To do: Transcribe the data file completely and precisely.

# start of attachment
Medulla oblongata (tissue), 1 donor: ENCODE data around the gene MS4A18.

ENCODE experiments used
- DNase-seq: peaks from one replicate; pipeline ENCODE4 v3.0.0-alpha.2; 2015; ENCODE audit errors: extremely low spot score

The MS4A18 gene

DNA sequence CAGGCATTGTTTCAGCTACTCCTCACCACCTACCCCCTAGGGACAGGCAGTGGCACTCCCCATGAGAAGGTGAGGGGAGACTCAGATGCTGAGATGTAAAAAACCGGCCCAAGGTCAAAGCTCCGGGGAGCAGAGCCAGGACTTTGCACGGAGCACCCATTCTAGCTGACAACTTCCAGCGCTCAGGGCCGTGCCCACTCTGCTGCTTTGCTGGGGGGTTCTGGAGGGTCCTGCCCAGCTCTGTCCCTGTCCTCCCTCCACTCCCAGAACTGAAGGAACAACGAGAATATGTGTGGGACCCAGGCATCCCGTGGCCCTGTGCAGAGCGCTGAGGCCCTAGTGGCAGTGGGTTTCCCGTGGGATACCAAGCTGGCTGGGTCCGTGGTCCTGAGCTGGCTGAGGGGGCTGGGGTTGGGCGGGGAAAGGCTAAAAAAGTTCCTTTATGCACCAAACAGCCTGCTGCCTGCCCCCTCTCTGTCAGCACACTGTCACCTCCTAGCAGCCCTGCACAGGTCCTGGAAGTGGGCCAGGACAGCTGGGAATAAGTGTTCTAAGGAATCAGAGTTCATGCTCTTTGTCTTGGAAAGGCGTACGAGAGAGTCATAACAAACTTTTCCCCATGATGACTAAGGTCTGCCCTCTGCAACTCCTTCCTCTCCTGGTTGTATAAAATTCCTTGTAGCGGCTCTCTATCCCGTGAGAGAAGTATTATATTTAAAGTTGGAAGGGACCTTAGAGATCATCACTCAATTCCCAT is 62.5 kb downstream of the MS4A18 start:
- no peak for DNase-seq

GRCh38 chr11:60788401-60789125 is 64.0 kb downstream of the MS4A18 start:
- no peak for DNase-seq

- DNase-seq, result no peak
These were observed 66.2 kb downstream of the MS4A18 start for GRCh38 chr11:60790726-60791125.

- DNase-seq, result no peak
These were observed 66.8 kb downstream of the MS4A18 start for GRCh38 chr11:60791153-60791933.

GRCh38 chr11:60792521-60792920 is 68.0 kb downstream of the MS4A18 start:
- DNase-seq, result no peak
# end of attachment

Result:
Medulla oblongata (tissue), 1 donor: ENCODE data around the gene MS4A18.

ENCODE experiments used
- DNase-seq: peaks from one replicate; pipeline ENCODE4 v3.0.0-alpha.2; 2015; ENCODE audit errors: extremely low spot score

The MS4A18 gene

DNA sequence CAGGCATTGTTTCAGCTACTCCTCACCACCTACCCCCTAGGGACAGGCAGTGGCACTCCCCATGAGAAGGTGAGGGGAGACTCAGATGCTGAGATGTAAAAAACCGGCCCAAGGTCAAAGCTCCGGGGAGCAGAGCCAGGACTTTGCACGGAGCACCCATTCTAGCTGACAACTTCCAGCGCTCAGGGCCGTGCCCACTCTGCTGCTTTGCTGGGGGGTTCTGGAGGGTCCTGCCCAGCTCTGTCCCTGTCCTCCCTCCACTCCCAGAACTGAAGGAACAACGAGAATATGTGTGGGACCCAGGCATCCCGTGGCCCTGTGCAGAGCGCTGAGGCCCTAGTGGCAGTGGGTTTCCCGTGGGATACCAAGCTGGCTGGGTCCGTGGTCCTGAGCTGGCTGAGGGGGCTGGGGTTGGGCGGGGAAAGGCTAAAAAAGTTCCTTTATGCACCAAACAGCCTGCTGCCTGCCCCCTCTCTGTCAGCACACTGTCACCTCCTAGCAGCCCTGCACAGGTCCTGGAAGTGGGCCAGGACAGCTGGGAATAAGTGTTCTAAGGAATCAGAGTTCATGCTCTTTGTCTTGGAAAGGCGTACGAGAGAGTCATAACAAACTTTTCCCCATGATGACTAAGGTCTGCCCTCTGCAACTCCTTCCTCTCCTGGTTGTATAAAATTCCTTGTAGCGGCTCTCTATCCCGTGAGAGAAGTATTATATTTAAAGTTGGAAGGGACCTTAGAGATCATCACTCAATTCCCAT is 62.5 kb downstream of the MS4A18 start:
- no peak for DNase-seq

GRCh38 chr11:60788401-60789125 is 64.0 kb downstream of the MS4A18 start:
- no peak for DNase-seq

- DNase-seq, result no peak
These were observed 66.2 kb downstream of the MS4A18 start for GRCh38 chr11:60790726-60791125.

- DNase-seq, result no peak
These were observed 66.8 kb downstream of the MS4A18 start for GRCh38 chr11:60791153-60791933.

GRCh38 chr11:60792521-60792920 is 68.0 kb downstream of the MS4A18 start:
- DNase-seq, result no peak